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The National Roman Fabric Reference Collection: a Handbook

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Appendix 1: Keywords and Definitions
Appendix 2: Physical Layout of Sherds Housed in the NRFRC


Imported Samian

In some cases samples included here are from kiln sites, but more frequently they are ascribed to a particular kiln by the potter’s stamp and it is this information that is given under the Source heading. Where unstamped, they have been securely attributed to a kiln centre, frequently by decoration, and in these cases Source is excluded.

In terms of a standard reference, the characterisation of colour for samian fabrics has always presented a problem, since the gradation of the colours in the abridged reference work of the Munsell Soil Color Charts, commonly available to archaeologists, is too coarse to define adequately the colour domain of samian fabrics. Using the colour charts in the recommended fashion, choosing the Munsell colour patch of ‘best fit’ more often than not results in colours which are distinguishable by eye being given the same Munsell code. However, since the Munsell Charts represent selected planes from a colour continuum, a partial solution to the problem can be attempted by placing each fabric colour in the continuum, estimating its distance from the nearest reference point, meaning the nearest Munsell colour patch. This we have tried to do, in a general fashion, in cases where there was no obvious ‘best fit’, but it was done without recourse to the enlarged Munsell Charts where these values are actually illustrated.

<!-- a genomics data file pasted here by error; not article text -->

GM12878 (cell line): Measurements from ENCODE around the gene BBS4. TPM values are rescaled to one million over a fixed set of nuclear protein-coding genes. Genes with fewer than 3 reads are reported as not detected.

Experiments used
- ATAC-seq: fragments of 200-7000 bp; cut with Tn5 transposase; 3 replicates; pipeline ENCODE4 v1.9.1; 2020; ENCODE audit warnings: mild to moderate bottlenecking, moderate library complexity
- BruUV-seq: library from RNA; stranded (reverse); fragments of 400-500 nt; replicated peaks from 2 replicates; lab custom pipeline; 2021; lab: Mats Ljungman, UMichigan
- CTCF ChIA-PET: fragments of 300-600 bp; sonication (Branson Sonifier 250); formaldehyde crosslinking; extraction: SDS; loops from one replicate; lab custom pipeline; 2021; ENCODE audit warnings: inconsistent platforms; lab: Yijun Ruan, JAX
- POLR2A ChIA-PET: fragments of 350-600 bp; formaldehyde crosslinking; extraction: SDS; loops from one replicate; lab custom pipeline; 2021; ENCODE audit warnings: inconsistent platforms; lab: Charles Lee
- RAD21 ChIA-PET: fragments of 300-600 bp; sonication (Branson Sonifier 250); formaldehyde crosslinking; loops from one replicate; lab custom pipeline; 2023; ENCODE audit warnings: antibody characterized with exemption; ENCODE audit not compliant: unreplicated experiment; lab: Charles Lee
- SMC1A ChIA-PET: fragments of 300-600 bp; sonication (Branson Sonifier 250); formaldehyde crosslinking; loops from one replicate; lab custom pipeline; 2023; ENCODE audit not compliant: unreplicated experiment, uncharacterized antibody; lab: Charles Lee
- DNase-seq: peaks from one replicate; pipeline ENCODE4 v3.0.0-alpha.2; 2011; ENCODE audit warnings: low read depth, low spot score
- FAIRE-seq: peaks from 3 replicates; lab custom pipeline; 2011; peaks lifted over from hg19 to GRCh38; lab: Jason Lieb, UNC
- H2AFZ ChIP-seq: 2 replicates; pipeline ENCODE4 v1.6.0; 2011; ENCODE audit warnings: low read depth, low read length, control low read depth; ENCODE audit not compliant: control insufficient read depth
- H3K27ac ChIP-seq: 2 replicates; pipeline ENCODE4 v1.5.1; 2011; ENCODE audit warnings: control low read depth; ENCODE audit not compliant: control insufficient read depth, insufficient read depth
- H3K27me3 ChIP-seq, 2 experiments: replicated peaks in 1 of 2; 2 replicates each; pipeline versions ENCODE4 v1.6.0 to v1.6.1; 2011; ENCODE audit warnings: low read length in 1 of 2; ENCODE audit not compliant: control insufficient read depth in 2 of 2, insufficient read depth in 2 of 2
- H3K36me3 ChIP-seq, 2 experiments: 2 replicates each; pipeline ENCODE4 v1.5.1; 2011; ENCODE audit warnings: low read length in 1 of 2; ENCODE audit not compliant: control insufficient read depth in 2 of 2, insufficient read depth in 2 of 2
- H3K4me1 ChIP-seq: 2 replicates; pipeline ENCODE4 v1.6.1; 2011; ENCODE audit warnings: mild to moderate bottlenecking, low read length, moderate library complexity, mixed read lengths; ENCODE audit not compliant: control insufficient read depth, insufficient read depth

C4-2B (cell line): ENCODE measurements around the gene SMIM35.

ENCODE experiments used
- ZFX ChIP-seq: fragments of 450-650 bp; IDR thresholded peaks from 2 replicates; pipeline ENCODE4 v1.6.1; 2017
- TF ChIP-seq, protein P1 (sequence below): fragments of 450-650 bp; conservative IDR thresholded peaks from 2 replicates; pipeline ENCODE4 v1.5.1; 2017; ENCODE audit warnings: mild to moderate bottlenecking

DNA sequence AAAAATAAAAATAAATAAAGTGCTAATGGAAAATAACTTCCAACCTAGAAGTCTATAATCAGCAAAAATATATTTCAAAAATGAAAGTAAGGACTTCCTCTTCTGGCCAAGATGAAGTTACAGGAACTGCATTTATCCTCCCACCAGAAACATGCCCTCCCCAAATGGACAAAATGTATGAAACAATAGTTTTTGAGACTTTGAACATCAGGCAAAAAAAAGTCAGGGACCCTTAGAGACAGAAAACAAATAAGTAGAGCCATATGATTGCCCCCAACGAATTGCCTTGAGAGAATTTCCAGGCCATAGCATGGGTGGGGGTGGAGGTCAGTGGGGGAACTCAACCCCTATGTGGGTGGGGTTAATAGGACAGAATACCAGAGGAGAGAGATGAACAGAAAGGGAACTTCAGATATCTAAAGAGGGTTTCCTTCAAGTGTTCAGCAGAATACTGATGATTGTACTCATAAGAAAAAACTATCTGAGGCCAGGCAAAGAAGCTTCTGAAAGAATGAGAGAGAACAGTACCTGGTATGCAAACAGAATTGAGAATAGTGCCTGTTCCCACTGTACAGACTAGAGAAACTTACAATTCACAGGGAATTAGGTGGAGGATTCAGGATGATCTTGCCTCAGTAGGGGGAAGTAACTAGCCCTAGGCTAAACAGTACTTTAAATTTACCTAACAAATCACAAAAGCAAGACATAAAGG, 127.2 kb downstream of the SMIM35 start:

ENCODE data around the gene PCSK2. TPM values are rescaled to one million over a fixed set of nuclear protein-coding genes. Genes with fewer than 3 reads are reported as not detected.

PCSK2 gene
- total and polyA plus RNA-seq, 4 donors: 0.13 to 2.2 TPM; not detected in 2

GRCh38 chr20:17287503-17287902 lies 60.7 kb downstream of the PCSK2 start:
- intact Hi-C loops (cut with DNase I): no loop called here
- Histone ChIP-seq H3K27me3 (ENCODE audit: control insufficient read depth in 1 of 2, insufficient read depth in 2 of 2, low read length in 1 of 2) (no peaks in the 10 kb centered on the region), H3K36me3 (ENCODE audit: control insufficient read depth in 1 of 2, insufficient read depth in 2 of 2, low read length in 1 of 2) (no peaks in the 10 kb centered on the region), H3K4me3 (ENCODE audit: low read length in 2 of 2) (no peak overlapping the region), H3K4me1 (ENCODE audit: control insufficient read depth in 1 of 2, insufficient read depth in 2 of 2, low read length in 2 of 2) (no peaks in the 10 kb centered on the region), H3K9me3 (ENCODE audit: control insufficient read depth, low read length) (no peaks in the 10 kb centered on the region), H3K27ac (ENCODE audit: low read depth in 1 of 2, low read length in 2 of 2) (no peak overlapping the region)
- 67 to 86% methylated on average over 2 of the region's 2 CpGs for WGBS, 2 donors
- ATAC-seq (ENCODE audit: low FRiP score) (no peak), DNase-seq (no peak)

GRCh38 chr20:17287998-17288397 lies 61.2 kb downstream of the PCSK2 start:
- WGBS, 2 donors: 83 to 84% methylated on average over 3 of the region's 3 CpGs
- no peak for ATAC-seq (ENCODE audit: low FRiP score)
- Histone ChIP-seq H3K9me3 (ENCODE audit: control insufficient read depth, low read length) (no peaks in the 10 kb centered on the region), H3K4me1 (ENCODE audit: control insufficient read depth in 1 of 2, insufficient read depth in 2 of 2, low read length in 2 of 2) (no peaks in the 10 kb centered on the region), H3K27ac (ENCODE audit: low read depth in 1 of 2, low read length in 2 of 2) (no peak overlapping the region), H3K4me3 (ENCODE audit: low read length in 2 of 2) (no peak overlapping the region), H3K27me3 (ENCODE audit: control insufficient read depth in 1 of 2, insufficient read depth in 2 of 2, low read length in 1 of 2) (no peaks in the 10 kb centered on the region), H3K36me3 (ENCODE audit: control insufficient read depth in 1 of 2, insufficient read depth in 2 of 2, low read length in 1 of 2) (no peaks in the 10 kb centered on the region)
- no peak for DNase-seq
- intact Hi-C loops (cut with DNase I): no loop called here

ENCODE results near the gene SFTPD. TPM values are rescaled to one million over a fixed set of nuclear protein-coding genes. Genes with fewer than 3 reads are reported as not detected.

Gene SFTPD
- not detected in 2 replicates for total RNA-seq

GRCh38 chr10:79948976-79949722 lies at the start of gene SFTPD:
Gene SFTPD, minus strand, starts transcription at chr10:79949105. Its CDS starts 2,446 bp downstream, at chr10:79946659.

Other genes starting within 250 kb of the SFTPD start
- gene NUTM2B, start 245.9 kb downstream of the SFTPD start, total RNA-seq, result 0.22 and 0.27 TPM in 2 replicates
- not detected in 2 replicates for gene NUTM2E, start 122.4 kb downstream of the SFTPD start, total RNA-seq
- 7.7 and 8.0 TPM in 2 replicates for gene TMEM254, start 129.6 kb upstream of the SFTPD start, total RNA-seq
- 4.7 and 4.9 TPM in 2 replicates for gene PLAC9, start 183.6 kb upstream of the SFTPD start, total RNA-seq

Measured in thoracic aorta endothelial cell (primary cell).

Samian bibliography is complex, but one invaluable reference work which brings together a vast amount of bibliographic and other information on most of the production centres imported into Britain, except for the German and Italian ones, is:

Bémont, C, & Jacob, J-P (eds), 1986 La terre sigillée gallo-romaine. Lieux de production du Haut Empire: implantations, produits, relations, Documents d’Archéologie Française 6, Paris

Additional references which are particularly applicable to the study of vessels types for all the production areas include:

Oswald, F, & Pryce, T Davies, 1920 Introduction to the study of terra sigillata

Stanfield, J, 1929 Unusual forms of terra sigillata: second series, Arch J 93, 101–16

Webster, P V, with contributions by Dannell, G B, 1996 Roman samian pottery in Britain, Practical handbook in archaeology 13

Much scientific analysis has been undertaken on samian, normally drawing upon products from different production areas. The following references provide an overview of the different techniques which have been used to characterise samian wares:

Mirti, P, Zelano, V, Agura, R, Ferrara, E, & Appolonia, L, 1990 Roman pottery from Augusta Praetoria (Aosta, Italy): a provenance study, Archaeometry 32, 163–75

Picon, M, Carre, C, Cardoliani, M L, Vichy, M, Hernandez, J A, & Mignard, J L, 1975 Composition of La Graufesenque, Banassac and Montans terra sigillata, Archaeometry 17, 191–9

Picon, M, Vichy, M, & Meille, E, 1971 Composition of the Lezoux, Lyon and Arezzo samian ware, Archaeometry 13, 191–208

Tite, M S, Bimson, M, & Freestone, I C, 1982 An examination of the high gloss surfaces finishes on Greek Attic and Roman samian wares, Archaeometry 24, 117–26